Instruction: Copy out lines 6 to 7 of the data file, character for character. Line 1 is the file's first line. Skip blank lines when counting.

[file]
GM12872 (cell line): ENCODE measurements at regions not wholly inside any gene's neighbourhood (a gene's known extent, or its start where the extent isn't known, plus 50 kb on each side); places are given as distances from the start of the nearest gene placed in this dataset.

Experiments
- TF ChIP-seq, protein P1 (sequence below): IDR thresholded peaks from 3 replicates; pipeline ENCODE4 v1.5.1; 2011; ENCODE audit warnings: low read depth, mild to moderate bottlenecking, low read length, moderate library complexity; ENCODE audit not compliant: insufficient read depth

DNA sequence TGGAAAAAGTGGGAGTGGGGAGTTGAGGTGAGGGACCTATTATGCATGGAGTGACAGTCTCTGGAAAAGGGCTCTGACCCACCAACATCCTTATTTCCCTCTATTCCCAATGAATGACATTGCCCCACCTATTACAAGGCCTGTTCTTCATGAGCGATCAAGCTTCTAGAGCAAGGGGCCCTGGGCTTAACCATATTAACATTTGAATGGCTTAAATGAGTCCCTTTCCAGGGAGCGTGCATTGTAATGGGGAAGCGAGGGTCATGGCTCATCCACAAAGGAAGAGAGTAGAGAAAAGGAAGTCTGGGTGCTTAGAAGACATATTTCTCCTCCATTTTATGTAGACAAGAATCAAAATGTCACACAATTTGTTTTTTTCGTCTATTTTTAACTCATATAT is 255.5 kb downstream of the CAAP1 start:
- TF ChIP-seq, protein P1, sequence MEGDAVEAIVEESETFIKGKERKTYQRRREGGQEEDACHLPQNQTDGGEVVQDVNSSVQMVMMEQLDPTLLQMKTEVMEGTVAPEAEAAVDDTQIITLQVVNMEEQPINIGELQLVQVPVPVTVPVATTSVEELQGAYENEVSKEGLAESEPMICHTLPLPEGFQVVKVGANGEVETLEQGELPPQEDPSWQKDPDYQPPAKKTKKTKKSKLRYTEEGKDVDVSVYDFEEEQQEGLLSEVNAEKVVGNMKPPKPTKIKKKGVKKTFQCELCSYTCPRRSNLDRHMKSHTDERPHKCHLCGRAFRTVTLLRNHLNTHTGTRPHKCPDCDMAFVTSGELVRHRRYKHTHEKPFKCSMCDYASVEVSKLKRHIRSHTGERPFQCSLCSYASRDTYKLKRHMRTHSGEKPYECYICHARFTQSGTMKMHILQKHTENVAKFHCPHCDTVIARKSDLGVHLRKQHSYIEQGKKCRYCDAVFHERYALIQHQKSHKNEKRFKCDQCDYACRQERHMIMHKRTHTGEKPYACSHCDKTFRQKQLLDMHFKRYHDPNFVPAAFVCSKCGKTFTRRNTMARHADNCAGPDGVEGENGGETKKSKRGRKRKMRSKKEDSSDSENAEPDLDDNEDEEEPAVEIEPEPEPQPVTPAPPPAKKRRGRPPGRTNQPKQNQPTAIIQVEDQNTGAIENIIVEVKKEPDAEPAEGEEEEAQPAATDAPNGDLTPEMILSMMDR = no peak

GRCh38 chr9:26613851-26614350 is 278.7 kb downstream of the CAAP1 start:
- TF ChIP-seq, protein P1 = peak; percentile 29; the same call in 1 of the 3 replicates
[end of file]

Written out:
GRCh38 chr9:26613851-26614350 is 278.7 kb downstream of the CAAP1 start:
- TF ChIP-seq, protein P1 = peak; percentile 29; the same call in 1 of the 3 replicates